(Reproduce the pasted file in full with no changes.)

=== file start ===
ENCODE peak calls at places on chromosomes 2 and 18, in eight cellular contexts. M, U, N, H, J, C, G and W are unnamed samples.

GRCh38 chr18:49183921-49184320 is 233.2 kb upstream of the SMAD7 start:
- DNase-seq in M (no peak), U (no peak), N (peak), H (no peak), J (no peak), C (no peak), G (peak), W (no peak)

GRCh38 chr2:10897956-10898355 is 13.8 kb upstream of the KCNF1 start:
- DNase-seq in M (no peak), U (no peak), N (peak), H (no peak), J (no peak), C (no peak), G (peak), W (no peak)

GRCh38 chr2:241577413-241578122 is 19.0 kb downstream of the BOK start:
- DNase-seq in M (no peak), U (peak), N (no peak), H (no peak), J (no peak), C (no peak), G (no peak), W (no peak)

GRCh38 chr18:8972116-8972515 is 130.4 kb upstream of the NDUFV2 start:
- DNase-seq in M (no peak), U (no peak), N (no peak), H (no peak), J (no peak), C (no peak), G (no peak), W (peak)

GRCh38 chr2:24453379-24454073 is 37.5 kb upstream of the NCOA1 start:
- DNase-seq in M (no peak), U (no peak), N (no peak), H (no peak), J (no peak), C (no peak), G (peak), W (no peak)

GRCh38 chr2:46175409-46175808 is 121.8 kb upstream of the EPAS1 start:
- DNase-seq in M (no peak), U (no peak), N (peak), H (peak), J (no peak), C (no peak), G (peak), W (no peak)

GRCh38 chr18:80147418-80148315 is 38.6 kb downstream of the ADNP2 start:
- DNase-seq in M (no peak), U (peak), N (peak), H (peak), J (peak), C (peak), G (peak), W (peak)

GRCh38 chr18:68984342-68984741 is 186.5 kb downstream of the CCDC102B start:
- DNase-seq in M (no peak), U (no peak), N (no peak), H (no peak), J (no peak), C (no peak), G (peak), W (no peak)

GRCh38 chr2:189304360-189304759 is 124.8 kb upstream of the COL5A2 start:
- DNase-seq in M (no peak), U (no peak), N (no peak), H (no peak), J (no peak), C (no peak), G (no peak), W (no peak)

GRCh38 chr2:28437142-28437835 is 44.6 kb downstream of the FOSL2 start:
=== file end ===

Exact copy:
ENCODE peak calls at places on chromosomes 2 and 18, in eight cellular contexts. M, U, N, H, J, C, G and W are unnamed samples.

GRCh38 chr18:49183921-49184320 is 233.2 kb upstream of the SMAD7 start:
- DNase-seq in M (no peak), U (no peak), N (peak), H (no peak), J (no peak), C (no peak), G (peak), W (no peak)

GRCh38 chr2:10897956-10898355 is 13.8 kb upstream of the KCNF1 start:
- DNase-seq in M (no peak), U (no peak), N (peak), H (no peak), J (no peak), C (no peak), G (peak), W (no peak)

GRCh38 chr2:241577413-241578122 is 19.0 kb downstream of the BOK start:
- DNase-seq in M (no peak), U (peak), N (no peak), H (no peak), J (no peak), C (no peak), G (no peak), W (no peak)

GRCh38 chr18:8972116-8972515 is 130.4 kb upstream of the NDUFV2 start:
- DNase-seq in M (no peak), U (no peak), N (no peak), H (no peak), J (no peak), C (no peak), G (no peak), W (peak)

GRCh38 chr2:24453379-24454073 is 37.5 kb upstream of the NCOA1 start:
- DNase-seq in M (no peak), U (no peak), N (no peak), H (no peak), J (no peak), C (no peak), G (peak), W (no peak)

GRCh38 chr2:46175409-46175808 is 121.8 kb upstream of the EPAS1 start:
- DNase-seq in M (no peak), U (no peak), N (peak), H (peak), J (no peak), C (no peak), G (peak), W (no peak)

GRCh38 chr18:80147418-80148315 is 38.6 kb downstream of the ADNP2 start:
- DNase-seq in M (no peak), U (peak), N (peak), H (peak), J (peak), C (peak), G (peak), W (peak)

GRCh38 chr18:68984342-68984741 is 186.5 kb downstream of the CCDC102B start:
- DNase-seq in M (no peak), U (no peak), N (no peak), H (no peak), J (no peak), C (no peak), G (peak), W (no peak)

GRCh38 chr2:189304360-189304759 is 124.8 kb upstream of the COL5A2 start:
- DNase-seq in M (no peak), U (no peak), N (no peak), H (no peak), J (no peak), C (no peak), G (no peak), W (no peak)

GRCh38 chr2:28437142-28437835 is 44.6 kb downstream of the FOSL2 start: